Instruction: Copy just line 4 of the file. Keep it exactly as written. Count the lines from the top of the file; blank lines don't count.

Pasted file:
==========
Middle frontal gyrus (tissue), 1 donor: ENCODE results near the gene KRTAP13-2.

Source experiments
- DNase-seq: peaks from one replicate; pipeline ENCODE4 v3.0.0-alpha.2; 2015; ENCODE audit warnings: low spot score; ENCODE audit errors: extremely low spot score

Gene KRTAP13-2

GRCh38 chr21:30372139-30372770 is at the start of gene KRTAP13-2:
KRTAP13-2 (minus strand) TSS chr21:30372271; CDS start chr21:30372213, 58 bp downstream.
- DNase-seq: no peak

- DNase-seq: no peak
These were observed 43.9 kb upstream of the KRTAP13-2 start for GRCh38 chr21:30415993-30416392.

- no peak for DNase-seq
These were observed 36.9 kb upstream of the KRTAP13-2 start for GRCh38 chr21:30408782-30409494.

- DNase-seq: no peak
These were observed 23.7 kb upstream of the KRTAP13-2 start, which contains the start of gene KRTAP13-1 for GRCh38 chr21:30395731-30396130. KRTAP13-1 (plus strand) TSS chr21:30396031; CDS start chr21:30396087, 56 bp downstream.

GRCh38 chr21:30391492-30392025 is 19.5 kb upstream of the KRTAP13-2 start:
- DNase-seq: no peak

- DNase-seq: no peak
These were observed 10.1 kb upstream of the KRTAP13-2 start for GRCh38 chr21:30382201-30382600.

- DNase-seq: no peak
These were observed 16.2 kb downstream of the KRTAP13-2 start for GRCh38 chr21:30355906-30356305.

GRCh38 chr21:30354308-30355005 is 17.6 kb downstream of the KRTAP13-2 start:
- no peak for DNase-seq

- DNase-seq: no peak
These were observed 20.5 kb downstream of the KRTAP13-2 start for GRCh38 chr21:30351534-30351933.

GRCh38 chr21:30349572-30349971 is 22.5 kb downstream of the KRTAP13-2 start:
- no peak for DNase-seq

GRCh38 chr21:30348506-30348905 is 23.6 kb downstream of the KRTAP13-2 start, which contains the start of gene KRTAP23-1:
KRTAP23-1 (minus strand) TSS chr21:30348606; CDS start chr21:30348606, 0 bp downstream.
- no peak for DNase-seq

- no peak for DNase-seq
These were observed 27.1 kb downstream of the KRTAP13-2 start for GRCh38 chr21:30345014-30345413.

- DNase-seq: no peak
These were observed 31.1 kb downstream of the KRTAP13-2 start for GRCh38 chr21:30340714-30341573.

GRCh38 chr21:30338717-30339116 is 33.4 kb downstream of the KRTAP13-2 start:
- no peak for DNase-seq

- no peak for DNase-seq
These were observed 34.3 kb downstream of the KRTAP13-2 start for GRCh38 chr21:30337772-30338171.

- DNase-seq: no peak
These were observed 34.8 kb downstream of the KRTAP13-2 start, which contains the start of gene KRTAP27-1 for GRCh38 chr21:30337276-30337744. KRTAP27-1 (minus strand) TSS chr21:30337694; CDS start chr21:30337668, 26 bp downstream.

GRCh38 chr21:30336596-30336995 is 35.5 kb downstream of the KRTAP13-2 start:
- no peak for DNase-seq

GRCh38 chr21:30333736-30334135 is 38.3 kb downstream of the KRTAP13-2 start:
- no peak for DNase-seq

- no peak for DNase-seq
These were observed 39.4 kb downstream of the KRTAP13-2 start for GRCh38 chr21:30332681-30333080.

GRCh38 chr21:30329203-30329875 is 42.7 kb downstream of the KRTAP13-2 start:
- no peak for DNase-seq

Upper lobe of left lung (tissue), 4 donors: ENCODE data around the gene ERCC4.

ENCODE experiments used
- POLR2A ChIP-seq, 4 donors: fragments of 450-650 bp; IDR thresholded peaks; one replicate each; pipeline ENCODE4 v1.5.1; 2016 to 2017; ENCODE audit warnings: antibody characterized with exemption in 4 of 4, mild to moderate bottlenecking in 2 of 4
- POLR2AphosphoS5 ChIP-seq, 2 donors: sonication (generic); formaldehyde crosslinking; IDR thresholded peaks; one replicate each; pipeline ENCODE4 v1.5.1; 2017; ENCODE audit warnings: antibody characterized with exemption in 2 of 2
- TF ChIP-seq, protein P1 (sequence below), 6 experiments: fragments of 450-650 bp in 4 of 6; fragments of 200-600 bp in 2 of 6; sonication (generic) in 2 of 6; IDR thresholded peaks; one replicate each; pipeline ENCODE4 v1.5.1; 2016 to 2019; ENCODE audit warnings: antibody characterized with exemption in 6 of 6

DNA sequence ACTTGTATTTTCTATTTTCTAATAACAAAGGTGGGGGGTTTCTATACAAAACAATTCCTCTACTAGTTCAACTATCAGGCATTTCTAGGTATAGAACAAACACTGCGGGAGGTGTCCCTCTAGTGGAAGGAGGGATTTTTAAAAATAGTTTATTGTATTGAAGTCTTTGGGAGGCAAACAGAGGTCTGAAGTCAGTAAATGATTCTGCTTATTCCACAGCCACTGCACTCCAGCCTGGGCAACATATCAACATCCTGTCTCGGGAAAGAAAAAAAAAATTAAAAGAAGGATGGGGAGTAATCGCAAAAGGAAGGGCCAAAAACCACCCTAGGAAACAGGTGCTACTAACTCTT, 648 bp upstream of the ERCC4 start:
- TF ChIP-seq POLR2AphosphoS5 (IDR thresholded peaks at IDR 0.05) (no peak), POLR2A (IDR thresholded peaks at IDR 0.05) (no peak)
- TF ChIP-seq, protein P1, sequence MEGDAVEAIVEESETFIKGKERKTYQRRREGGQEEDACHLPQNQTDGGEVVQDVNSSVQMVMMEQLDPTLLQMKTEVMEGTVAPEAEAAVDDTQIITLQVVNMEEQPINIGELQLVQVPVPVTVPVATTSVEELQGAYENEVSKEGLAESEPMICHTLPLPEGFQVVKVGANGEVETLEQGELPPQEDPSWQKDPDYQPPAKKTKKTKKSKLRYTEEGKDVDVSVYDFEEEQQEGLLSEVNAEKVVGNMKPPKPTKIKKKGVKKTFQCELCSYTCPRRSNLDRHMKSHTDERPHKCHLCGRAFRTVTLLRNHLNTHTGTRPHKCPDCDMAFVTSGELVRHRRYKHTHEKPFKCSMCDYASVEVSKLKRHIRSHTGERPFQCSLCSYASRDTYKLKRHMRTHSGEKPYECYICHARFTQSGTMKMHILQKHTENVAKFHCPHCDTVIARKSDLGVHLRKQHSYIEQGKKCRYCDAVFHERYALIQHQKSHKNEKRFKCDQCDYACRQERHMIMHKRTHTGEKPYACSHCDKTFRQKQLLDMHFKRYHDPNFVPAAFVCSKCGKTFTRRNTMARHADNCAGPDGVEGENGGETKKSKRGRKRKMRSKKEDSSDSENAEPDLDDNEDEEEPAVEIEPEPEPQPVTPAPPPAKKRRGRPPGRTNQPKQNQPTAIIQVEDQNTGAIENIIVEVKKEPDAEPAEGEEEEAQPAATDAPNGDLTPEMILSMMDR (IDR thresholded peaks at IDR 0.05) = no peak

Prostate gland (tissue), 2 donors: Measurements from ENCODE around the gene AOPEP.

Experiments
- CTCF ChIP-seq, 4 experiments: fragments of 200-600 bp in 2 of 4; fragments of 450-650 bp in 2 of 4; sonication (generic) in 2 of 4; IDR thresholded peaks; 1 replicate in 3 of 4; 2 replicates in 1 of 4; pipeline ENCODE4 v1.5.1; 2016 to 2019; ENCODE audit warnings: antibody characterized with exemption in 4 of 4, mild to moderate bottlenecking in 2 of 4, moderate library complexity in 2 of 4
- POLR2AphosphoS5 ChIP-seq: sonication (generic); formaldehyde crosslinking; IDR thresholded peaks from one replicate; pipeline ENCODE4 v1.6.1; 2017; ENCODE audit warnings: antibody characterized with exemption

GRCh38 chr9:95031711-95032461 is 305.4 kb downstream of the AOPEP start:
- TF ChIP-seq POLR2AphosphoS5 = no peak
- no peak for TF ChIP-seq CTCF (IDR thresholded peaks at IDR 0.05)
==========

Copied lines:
Gene KRTAP13-2